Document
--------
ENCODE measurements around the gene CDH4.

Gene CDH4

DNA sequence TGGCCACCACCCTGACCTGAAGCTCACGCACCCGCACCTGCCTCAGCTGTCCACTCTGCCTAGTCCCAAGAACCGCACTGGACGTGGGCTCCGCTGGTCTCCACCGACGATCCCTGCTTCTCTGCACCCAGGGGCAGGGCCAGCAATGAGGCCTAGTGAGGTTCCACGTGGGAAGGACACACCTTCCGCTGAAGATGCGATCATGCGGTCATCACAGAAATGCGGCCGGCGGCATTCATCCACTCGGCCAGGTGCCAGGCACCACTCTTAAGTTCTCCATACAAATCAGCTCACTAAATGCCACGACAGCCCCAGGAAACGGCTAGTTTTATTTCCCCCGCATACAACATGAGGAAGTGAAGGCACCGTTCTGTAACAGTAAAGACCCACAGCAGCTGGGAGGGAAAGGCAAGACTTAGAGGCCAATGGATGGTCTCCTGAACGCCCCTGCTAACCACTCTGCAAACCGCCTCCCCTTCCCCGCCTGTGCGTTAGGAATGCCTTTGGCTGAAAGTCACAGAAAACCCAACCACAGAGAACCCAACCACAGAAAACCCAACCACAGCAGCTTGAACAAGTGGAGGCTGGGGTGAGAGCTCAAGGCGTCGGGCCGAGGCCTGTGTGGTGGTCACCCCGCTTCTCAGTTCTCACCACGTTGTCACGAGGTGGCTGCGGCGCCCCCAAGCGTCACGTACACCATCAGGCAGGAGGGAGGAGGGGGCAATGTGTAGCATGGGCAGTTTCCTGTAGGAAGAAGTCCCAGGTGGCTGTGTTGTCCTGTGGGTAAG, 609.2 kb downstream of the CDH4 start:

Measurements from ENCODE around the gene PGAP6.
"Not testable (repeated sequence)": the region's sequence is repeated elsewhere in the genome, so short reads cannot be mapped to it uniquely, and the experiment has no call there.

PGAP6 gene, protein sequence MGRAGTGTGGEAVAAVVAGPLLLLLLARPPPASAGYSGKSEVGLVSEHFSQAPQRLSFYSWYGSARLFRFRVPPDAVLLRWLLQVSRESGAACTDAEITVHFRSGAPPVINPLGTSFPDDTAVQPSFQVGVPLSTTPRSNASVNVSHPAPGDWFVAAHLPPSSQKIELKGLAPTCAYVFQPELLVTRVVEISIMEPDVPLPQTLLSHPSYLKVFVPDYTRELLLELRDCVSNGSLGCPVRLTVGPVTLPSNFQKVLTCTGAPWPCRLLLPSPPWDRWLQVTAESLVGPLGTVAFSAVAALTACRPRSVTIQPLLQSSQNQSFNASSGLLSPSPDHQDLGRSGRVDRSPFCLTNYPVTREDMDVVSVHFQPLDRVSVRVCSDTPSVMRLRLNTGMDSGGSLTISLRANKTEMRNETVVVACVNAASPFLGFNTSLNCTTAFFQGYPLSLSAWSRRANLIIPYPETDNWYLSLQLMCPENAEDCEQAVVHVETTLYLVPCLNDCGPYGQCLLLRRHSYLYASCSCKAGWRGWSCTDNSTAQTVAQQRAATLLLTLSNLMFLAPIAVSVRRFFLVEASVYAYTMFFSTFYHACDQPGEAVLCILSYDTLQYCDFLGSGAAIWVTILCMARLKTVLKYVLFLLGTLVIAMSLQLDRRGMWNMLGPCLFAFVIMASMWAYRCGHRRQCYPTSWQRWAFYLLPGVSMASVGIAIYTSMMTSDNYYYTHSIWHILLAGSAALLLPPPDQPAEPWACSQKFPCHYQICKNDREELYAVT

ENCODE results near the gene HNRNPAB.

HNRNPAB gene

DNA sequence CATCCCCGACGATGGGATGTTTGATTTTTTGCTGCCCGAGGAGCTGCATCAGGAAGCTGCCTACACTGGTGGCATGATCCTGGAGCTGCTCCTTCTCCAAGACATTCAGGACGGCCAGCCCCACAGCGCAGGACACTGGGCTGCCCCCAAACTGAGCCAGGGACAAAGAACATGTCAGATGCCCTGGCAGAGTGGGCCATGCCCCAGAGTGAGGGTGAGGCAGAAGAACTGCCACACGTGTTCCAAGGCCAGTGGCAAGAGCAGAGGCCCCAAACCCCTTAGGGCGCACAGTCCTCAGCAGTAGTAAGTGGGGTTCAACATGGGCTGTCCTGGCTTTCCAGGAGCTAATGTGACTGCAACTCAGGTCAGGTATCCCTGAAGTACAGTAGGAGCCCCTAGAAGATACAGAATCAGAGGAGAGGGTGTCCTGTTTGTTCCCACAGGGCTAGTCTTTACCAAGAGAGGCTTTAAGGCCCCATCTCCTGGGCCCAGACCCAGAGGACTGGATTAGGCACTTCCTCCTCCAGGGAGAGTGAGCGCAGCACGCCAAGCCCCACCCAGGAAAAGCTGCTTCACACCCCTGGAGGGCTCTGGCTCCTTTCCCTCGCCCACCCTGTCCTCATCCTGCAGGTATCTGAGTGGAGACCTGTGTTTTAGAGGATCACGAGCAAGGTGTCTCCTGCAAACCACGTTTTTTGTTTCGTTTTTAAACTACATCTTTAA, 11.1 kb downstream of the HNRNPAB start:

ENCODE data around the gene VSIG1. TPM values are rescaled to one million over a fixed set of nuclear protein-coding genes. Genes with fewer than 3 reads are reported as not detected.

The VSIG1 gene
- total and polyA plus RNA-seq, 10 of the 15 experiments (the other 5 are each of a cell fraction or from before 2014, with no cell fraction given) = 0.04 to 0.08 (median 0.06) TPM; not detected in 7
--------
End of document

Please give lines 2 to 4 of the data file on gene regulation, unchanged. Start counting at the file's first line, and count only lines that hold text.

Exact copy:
Gene CDH4

DNA sequence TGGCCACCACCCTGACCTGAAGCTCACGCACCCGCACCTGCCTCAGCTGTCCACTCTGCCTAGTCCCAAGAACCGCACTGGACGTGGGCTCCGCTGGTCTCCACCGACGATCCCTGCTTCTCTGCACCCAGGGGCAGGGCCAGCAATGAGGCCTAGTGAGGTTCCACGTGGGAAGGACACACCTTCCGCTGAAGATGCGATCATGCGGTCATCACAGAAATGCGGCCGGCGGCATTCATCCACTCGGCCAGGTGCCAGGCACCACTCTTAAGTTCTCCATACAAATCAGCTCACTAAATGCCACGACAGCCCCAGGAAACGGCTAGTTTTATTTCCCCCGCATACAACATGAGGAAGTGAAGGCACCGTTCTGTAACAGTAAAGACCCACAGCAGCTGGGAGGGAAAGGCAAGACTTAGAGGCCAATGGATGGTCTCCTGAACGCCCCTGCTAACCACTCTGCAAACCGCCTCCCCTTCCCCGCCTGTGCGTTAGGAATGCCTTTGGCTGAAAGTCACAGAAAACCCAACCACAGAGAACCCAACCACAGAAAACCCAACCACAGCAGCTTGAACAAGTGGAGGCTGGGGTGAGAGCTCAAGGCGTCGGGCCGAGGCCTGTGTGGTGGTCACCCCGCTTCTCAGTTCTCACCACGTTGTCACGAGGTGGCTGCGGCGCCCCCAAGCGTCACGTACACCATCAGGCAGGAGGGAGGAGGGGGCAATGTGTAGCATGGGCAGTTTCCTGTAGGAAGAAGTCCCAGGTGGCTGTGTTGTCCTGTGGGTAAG, 609.2 kb downstream of the CDH4 start:

Measurements from ENCODE around the gene PGAP6.